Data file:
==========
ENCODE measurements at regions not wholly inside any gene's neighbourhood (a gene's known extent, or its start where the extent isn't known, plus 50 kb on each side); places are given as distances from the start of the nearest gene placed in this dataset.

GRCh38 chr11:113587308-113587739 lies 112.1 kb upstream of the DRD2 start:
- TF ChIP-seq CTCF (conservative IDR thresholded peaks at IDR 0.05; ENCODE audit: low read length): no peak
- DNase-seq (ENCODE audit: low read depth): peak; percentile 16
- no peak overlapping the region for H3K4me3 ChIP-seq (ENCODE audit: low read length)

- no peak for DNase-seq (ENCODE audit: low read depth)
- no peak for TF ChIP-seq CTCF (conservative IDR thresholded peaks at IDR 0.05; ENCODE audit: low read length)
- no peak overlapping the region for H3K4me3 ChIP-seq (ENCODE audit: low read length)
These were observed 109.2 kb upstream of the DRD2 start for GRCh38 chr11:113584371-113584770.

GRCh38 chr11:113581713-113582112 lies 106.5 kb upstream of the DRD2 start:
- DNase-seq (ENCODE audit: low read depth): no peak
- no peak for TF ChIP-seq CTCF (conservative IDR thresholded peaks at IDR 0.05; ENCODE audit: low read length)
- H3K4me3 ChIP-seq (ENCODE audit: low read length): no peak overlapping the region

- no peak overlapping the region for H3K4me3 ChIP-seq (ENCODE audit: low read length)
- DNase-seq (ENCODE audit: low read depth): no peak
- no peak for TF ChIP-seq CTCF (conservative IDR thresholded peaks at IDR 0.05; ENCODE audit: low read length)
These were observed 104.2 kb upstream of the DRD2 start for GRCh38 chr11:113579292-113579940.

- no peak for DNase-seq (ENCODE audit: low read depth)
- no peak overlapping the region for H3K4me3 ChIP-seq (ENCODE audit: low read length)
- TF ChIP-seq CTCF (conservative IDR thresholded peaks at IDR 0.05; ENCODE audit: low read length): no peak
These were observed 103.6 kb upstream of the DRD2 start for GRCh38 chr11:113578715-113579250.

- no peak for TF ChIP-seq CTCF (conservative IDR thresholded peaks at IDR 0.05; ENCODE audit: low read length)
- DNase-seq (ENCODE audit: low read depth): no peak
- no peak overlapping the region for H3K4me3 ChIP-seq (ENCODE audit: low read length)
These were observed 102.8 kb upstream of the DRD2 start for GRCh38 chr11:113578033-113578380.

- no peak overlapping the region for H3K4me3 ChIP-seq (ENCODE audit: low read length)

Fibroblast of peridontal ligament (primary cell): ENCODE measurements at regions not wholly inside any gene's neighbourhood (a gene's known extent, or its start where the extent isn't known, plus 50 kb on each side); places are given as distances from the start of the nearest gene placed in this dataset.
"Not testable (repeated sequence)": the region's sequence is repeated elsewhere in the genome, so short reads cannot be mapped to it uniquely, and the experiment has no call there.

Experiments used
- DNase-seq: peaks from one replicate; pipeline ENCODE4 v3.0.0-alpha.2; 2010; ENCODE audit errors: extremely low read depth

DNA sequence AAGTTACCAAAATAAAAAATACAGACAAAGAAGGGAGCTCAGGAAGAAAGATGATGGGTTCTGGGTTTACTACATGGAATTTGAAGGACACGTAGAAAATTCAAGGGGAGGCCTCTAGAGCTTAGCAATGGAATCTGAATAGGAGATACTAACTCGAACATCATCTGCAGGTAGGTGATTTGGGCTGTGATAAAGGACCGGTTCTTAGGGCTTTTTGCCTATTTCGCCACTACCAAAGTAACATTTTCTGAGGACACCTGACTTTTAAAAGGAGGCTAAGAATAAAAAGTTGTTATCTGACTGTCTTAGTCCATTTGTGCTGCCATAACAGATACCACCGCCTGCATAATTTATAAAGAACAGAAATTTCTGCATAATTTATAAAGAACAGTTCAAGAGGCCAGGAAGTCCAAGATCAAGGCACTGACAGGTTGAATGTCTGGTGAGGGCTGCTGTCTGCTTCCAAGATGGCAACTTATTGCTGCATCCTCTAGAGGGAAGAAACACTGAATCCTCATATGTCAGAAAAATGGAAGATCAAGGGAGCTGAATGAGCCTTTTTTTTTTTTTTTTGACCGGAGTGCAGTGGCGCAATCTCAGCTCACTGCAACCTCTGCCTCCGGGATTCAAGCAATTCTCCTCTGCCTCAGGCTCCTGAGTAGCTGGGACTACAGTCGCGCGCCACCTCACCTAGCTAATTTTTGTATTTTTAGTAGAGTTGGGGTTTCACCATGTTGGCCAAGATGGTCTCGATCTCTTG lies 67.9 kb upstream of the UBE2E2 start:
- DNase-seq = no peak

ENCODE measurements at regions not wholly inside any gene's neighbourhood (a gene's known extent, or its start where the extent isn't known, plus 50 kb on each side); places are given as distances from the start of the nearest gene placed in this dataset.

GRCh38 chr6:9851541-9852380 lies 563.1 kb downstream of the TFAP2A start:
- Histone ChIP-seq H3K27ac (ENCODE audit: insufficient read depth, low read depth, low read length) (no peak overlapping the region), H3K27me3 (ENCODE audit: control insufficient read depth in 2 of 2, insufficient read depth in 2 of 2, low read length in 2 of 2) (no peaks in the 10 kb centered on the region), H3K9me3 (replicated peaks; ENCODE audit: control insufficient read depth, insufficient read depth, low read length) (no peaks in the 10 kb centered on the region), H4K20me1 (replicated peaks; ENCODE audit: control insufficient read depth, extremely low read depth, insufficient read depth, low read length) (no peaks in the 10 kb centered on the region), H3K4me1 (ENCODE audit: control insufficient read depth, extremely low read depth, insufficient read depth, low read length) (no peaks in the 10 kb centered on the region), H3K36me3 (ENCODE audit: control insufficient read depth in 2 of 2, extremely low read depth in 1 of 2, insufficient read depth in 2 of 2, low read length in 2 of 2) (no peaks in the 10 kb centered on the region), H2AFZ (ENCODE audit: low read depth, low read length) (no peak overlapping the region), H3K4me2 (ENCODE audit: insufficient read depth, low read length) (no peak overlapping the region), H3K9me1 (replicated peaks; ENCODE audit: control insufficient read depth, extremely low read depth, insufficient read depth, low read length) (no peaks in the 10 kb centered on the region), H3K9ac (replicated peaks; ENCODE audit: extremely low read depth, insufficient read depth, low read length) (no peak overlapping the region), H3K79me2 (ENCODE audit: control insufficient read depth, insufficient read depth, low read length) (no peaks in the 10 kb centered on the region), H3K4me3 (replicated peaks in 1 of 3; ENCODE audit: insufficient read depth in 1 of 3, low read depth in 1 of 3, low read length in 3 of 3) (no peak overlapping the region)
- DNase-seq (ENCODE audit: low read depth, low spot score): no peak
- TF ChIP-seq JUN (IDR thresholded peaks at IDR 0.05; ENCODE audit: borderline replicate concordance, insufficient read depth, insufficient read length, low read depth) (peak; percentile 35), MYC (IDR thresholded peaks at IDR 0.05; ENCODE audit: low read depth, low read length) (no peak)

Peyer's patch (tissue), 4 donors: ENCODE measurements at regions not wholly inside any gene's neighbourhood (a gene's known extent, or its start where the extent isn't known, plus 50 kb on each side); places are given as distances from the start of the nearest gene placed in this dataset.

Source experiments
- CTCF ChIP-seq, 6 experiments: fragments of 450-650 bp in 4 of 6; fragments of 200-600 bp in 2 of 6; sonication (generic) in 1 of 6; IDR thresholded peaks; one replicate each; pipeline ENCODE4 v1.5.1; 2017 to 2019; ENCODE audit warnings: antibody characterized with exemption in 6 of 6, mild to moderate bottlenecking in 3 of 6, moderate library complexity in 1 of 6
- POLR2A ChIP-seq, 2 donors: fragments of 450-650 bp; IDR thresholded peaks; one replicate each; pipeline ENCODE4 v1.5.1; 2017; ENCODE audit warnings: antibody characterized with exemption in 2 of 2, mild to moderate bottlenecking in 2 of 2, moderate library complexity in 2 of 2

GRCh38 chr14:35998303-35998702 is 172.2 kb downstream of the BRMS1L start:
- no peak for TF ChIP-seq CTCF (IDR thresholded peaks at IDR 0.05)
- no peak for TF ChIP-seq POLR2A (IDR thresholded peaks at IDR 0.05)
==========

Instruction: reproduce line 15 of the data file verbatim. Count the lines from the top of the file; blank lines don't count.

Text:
- DNase-seq (ENCODE audit: low read depth): no peak